It’s Ted McGrath here, and today is special, because I am going to share my secret on how to build a multi-million dollar business brand story. Whether you’re doing an online presentation or speaking at live events, a brand story is the one thing that will drive your purpose, message, as well as structure and value of your program. Below, you’ll learn why a brand story is so important and the three steps to make one.
Create Unique Branding With These Three Steps
What Is a Brand Story?
— Ted McGrath (@ted_mcgrath) October 23, 2017
Go search for the keyword “brand story” on my blog, and you’ll know how passionate I am about it. While I have tried-and-tested techniques on how to convert cold prospects or make high-end offers, this method ties up everything.
But what is it? Let’s break it down. First, you have the brand. Sure, you can have your logo or catchphrase. A lot of my clients do that. They take the time to come up with a really good name for their programs, as I do. A brand, however, is way beyond these things.
A brand is who you are. It’s what separates you from all the other coaches and speakers. It’s what defines not only you, but what you do with your business or career, your choices for dream clients, and the value you put on yourself and what you do.
A story, on the other hand, is what builds up the brand to your audience. It is what it is — a tale of your journey that will connect you to your clients, help them understand the vision, and, most of all, inform them how you can transform their lives. It sums up the message you want to deliver.
To build your brand story, there are three steps:
1. Take Inventory
All of us are taking this one, long incredible journey with a lot of subplots in between. Perhaps all of them are important to you, but some of them may be the highlights.
Before I became a speaker and a coach doing what I love to do, I had a very successful career in the insurance business. I was one of the top sellers, earning a six-figure income. However, one day I came home, drank too much, took some drugs, and found myself almost dying from an overdose.
I didn’t die, but the experience was one of the most powerful indicators that I need to turn myself around. I realized I was exhausted from trying to prove to myself and others I was good enough.
2. Define Your Pit
Whatever your lowest point was, you can learn from it and you can teach others because of it. pic.twitter.com/WOyqIOjFIY
— Ted McGrath (@ted_mcgrath) October 16, 2017
The example I gave you is what I call the Pit. It is an essential part of your brand story, because it’s what’s going to bridge the gap between you and your clients.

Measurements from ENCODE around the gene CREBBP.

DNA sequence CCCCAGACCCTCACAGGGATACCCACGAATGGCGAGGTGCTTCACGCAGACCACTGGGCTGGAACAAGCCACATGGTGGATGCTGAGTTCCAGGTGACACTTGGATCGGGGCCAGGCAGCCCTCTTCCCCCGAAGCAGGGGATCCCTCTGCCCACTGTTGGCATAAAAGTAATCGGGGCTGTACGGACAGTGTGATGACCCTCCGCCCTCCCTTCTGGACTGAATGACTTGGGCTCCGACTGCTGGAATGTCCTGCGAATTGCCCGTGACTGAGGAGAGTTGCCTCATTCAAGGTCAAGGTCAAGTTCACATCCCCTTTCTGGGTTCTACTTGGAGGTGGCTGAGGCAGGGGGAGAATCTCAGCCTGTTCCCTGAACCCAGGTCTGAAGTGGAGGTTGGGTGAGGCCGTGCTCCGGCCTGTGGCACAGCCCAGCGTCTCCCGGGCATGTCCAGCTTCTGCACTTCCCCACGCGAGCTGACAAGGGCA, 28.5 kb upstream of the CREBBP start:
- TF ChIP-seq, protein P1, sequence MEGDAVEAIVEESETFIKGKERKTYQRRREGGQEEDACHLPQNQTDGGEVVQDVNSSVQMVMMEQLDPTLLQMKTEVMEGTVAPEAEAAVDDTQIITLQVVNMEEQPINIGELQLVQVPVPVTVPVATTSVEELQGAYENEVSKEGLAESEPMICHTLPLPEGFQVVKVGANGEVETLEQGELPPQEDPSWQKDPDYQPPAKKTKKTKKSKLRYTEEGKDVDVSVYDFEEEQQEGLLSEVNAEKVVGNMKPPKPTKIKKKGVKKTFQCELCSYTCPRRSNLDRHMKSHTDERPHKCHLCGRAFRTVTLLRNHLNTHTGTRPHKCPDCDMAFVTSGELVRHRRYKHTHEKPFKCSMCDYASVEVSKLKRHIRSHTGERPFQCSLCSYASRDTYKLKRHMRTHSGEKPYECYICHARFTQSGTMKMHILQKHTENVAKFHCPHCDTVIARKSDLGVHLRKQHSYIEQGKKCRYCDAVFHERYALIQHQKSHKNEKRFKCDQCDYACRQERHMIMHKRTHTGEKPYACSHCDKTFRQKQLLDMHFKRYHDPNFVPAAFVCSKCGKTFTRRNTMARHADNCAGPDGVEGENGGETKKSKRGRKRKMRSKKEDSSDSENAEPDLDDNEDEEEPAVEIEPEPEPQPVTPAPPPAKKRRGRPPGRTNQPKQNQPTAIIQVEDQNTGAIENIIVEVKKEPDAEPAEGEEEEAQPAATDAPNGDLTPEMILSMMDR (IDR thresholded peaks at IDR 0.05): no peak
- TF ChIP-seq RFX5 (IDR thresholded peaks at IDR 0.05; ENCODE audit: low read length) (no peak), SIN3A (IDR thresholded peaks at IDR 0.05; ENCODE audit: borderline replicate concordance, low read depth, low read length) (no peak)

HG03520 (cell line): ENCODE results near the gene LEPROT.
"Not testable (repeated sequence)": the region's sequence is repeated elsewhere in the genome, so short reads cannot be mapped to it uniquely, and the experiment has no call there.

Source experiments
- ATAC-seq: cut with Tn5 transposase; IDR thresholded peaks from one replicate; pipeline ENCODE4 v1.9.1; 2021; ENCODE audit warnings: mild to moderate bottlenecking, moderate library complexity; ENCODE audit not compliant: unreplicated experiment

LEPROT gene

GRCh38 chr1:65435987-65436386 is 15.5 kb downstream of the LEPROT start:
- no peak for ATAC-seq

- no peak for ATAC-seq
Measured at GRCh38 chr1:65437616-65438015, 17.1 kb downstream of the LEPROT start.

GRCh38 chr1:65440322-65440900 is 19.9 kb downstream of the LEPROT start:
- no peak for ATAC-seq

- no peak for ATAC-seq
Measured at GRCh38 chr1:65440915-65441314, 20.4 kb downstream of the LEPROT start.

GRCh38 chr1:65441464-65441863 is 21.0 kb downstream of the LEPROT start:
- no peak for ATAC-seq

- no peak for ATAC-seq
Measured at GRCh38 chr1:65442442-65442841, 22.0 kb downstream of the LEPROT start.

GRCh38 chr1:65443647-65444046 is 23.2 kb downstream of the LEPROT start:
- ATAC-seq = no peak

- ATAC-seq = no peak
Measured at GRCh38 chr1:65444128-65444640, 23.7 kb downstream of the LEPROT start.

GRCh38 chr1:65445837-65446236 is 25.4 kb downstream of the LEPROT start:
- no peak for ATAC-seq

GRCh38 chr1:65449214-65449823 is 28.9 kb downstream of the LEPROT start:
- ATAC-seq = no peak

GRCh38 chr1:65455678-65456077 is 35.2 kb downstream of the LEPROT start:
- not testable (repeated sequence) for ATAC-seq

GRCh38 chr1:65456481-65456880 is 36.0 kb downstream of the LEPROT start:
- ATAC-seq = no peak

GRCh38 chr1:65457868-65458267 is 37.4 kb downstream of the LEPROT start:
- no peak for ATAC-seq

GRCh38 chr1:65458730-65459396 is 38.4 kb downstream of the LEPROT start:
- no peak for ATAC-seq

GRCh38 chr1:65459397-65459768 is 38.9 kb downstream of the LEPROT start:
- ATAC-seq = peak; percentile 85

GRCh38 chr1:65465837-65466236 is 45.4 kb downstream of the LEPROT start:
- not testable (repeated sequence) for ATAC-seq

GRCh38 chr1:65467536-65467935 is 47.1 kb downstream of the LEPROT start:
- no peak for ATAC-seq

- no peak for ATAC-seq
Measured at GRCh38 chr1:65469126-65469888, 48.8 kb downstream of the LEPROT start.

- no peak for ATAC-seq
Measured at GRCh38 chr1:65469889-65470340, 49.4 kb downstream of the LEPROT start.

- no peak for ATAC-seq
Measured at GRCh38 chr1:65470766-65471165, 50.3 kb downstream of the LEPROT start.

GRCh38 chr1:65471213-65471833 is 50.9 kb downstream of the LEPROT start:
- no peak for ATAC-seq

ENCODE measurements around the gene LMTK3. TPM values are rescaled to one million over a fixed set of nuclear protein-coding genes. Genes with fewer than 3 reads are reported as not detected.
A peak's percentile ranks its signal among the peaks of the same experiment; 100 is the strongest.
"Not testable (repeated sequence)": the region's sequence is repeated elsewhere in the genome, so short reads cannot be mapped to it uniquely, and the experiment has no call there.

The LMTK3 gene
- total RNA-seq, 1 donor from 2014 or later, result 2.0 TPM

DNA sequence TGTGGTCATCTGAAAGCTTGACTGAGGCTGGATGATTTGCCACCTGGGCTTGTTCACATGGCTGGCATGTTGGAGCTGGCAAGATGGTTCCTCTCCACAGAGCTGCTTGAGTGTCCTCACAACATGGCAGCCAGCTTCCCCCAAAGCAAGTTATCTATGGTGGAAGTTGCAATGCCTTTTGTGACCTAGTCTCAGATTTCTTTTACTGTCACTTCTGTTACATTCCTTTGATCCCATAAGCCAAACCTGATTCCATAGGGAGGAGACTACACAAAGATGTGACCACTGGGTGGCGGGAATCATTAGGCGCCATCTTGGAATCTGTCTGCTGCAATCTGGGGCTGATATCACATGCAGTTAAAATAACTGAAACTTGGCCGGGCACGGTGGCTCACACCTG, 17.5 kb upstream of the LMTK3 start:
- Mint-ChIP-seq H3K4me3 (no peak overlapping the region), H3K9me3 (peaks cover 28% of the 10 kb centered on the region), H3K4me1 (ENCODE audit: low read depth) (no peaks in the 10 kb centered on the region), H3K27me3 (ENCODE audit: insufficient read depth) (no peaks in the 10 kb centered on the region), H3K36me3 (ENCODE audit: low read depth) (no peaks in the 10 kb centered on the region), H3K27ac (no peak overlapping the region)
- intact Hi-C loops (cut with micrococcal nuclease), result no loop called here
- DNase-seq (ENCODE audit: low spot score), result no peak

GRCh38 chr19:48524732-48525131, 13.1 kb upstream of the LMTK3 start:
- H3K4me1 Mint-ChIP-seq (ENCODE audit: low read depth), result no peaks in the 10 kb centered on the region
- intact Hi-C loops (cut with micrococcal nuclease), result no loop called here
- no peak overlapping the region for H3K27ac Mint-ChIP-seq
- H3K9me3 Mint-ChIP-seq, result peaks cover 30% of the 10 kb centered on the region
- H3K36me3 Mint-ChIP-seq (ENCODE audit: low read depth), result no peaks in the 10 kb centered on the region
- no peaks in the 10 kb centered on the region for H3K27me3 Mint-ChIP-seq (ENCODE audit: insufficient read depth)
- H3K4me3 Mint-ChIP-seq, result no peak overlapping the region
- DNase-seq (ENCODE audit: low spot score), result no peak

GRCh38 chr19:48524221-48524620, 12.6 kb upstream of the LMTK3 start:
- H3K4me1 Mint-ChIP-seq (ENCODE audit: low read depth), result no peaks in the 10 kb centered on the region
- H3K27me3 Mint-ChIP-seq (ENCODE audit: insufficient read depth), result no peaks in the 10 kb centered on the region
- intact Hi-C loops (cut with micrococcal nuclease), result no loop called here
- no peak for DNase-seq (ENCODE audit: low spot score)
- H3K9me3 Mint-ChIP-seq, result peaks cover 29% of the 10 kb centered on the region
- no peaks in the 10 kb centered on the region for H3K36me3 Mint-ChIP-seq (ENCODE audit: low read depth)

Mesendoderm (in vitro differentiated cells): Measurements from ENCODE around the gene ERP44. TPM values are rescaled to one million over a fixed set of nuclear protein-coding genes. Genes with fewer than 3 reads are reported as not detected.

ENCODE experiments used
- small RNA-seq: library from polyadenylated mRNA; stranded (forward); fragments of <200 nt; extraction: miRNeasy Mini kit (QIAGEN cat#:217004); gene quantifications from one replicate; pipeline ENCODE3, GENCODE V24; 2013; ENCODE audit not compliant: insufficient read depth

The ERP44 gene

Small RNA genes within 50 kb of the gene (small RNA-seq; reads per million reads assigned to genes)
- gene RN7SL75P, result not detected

You see, when your audience attends your events or listens to your webinars, they do it for a reason. Perhaps some of them are curious about what you can do, but most are there because they need help. They want someone to help turn their lives around, point them in the right direction, create a business that makes a consistent income, or make their vision into a reality.
However, although they can be attracted to the best-speaking coaches in the industry, what’s going to push them to say yes to your offer is the connection. At the back of their minds, they’ll always ask themselves, “How can I trust this person if we don’t share anything in common?”
Your Pit refers to the darkest episode of your life that delivered the biggest transformation. You have to be very specific about this, because you want your audience to understand two things. One, you do share similar experiences, and two, you have given them the right message. You have conquered your darkest moment and turned your life around. With your help, your clients can do it too.
3. Be Specific With Your Message
When you’re coaching or public speaking, you’re not just telling your story and making high-end offers. Instead, you are delivering a message that can have a profound impact on your audience and the rest of the world.
However, I’ve noticed it’s very easy for the message to get lost in translation and for its impact to disappear due to one big mistake: It’s unclear.
Let me tell you about one of my clients, Dr. Rene Sacharny. She’s a genetic nutritionist who already had a program ongoing when she joined my live events. She was making progress, but she wasn’t making any significant headway.
We tried to assess her program and what she had been doing. We discovered her’s (she was into health) was too focused on pain and illness.
Do you think that’s good motivation? Is it something that inspires people to join? The answer is no, because an illness remains a problem. There’s no real transformation there. We had to dig deeper.
With my coaching, we defined her Pit, which was her previous struggle with obesity. From this, we created Embody, which was a holistic retreat experience that aims to help people get to the root cause of physical, spiritual, and emotional issues. It’s like getting a transformation from within.
During her first workshop, she had fewer than ten people, but she earned almost $50,000 — in one day — all because she laser-focused her message.
Your brand story is the one that’s going to make you unique in the business. It’s what’s going to define your client, enrollment system, program, value, and marketing strategies. I don’t want you to rush it. Sit down, reflect, and write your plan. Revise it multiple times until you tick off all the steps above. Then share it with your clients and transform lives!
What are your biggest challenges in creating a brand story? Share your thoughts in the comments below.